On the eve of polling day the enterprise agency movement has a great deal of thinking to do about its own future with a new political landscape. The movement has been adept at surviving all manner of changes both political and social over the years, but, with spending cuts of a magnitude never before seen looming over us like a sword of Damocles we need to start considering our own future.
I would guess that we have c130 agencies left around the country and there is a definite split growing between the “Premier League” and the rest. This is not meant in a derogatory way but is an observation based on size and sustainability. The NFEA has been like our industry FA safeguarding the movement but has the time come for major changes?
I wish to see the movement flourish but believe that this will be in a different way to that seen before. There will be more consolidation, mergers, joint working and, unfortunately, some failures in the months and years to come. If we are to remain as an industry then it is important that the NFEA responds to these changes and reflects the new network.
My personal vision is for a lean executive charged with lobbying and influencing in the corridors of power. This should be backed up with a small but effective Board who use their skills to support the executive and drive forward an unashamedly start up orientated business support structure. We need to be seen, heard and respected and with a new government we have a brief opportunity to shape the industry future.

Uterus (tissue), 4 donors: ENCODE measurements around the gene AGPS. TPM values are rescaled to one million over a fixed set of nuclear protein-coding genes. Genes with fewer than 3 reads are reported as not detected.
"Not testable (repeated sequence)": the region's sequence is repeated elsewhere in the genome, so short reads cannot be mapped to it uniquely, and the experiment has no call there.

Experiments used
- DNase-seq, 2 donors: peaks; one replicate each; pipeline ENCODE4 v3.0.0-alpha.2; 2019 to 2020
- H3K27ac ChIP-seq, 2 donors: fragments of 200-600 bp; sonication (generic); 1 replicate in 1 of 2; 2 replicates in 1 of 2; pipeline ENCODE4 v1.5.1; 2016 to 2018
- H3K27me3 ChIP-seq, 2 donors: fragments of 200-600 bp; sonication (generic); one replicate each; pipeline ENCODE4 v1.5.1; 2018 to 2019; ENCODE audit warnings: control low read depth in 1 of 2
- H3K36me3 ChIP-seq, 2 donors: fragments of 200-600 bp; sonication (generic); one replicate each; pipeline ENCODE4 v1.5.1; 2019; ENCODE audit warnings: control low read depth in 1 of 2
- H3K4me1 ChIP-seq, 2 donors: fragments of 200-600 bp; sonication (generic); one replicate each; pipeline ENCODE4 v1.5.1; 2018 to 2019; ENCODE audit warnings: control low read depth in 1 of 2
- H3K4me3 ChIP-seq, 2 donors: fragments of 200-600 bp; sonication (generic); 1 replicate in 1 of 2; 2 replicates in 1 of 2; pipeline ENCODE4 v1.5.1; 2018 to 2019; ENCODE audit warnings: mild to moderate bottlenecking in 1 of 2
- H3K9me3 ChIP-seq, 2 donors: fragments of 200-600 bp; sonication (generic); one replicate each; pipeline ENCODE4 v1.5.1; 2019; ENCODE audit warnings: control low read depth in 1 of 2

I have no complaints with the current Board and executive but would like to see a clear strategy communicated to the membership of exactly what we are doing to safeguard the start up agenda in the corridors of power.
I also believe that it is important that the larger agencies should help fund this activity in return for a greater say in direction. The regional structure is now outdated and with some notable exceptions does not work effectively. We need the best, motivated and enthusiastic people to relentlessly push forward change and guide new ministers in their early days.
Perhaps once again I am at the sharp edge of reform and my ideas will not necessarily be met with agreement by all but inaction or wrong action now will condemn the NFEA to the dustbin of history as its relevance declines. Conversely there is a gap for a true leader in the enterprise field and the NFEA has the potential to claim this crown. Which direction will the NFEA take?